1989-01-01

    One of the most dramatic scientific theories of the past ten years has been that a collision between the earth and a large meteor or bolide about 10 km in diameter caused mass extinctions of most of the then-existing species (including dinosaurs) at the end of the Cretaceous, 65 million years ago. Controversy continues but, by and large, organic geochemists researching fossil fuels have not been active participants. Only recently has a relationship between kerogen and the all-important iridium anomaly been investigated (Schmitz et al., 1988). Sediment samples at the Cretaceous-Tertiary boundary contain anomalously high concentrations of iridium, an element whose abundance in the earth's crust is only one ten thousandth of that found in meteorites and presumably in other solar system debris. The purpose of this paper is to briefly raise some questions regarding the bolide impact theory as it affects coal and petroleum deposits. It may well be that organic geochemical evidence will be crucial in either supporting or refuting the impact hypothesis or one of its variations. Even if future research tends to favor widespread explosive volcanism, rather than bolide impacts, the significance of such catastrophic events to the formation and characteristics of fossil fuels needs to be assessed.

  3. Personality disorder

    DEFF Research Database (Denmark)

    Tyrer, Peter; Mulder, Roger; Crawford, Mike

    2010-01-01

    and to society, and interferes, usually negatively, with progress in the treatment of other mental disorders. We now have evidence that personality disorder, as currently classified, affects around 6% of the world population, and the differences between countries show no consistent variation. We are also getting......Personality disorder is now being accepted as an important condition in mainstream psychiatry across the world. Although it often remains unrecognized in ordinary practice, research studies have shown it is common, creates considerable morbidity, is associated with high costs to services...... increasing evidence that some treatments, mainly psychological, are of value in this group of disorders. What is now needed is a new classification that is of greater value to clinicians, and the WPA Section on Personality Disorders is currently undertaking this task....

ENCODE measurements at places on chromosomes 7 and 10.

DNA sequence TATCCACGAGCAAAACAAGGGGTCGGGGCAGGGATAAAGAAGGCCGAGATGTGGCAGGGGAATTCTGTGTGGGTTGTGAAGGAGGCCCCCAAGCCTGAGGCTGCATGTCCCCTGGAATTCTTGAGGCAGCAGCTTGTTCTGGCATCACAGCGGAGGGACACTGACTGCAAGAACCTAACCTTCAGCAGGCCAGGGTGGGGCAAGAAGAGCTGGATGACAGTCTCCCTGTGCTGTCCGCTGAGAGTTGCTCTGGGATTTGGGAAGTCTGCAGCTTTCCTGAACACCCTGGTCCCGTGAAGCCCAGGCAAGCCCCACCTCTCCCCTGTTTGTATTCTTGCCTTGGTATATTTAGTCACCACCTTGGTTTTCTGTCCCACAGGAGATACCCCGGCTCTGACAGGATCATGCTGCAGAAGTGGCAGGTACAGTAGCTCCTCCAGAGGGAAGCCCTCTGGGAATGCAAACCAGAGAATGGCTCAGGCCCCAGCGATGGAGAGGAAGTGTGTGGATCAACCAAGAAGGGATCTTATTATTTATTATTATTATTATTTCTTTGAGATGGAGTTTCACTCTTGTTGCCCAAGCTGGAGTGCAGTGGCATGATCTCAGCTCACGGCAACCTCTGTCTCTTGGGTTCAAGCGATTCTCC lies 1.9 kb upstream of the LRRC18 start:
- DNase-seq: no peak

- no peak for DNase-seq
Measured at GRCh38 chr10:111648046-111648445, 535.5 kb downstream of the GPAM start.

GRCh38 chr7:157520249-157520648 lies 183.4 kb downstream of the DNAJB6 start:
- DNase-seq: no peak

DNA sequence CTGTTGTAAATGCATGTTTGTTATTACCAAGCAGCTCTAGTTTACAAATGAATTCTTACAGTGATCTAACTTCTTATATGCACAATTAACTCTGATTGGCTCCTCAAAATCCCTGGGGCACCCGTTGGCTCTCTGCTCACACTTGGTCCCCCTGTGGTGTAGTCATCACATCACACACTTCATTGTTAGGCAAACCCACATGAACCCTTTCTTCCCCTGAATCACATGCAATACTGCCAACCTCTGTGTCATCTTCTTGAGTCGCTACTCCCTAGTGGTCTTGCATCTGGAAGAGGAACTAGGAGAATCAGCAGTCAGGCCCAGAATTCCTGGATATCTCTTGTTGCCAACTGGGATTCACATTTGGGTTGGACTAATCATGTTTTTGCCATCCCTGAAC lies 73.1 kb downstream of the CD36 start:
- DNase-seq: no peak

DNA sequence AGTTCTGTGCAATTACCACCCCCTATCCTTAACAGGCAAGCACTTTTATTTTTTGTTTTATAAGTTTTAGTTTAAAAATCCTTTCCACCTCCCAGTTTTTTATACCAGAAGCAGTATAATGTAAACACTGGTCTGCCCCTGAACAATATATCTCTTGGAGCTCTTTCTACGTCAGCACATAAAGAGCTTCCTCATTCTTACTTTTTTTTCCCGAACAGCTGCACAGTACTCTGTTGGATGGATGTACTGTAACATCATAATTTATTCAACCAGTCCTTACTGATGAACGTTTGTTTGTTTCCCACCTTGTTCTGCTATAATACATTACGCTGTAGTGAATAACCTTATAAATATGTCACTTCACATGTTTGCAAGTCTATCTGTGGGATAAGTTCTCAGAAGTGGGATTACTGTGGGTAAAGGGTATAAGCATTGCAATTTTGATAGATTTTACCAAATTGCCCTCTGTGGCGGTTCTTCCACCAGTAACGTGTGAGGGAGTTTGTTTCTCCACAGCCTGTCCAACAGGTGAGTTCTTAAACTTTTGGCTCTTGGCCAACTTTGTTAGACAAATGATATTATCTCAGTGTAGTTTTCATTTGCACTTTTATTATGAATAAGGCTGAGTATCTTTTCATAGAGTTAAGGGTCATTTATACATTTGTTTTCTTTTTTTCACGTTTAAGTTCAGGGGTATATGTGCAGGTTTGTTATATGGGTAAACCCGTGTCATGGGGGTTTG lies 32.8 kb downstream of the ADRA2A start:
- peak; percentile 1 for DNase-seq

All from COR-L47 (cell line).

4. Personality disorders

    DEFF Research Database (Denmark)

    Simonsen, Sebastian; Heinskou, Torben; Sørensen, Per

    2017-01-01

    BACKGROUND: In this naturalistic study, patients with personality disorders (N = 388) treated at Stolpegaard Psychotherapy Center, Mental Health Services, Capital Region of Denmark were allocated to two different kinds of treatment: a standardized treatment package with a preset number of treatment...... characteristics associated with clinicians' allocation of patients to the two different personality disorder services. METHODS: Patient characteristics across eight domains were collected in order to study whether there were systematic differences between patients allocated to the two different treatments....... Patient characteristics included measures of symptom severity, personality pathology, trauma and socio-demographic characteristics. Significance testing and binary regression analysis were applied to identify important predictors. RESULTS: Patient characteristics on fifteen variables differed...

  5. Personalized ventilation

    DEFF Research Database (Denmark)

    Melikov, Arsen Krikor

    2004-01-01

    microenvironment. Furthermore, HVAC systems should be designed to protect occupants from airborne transmission of infectious agents that may be present in exhaled air. Personalized ventilation is a new development in the field of HVAC and has the potential to fulfill the above requirements. This paper reviews...... existing knowledge on performance of personalized ventilation (PV) and on human response to it. The airflow interaction in the vicinity of the human body is analyzed and its impact on thermal comfort and inhaled air quality is discussed together with control strategies and the application of PV in practice...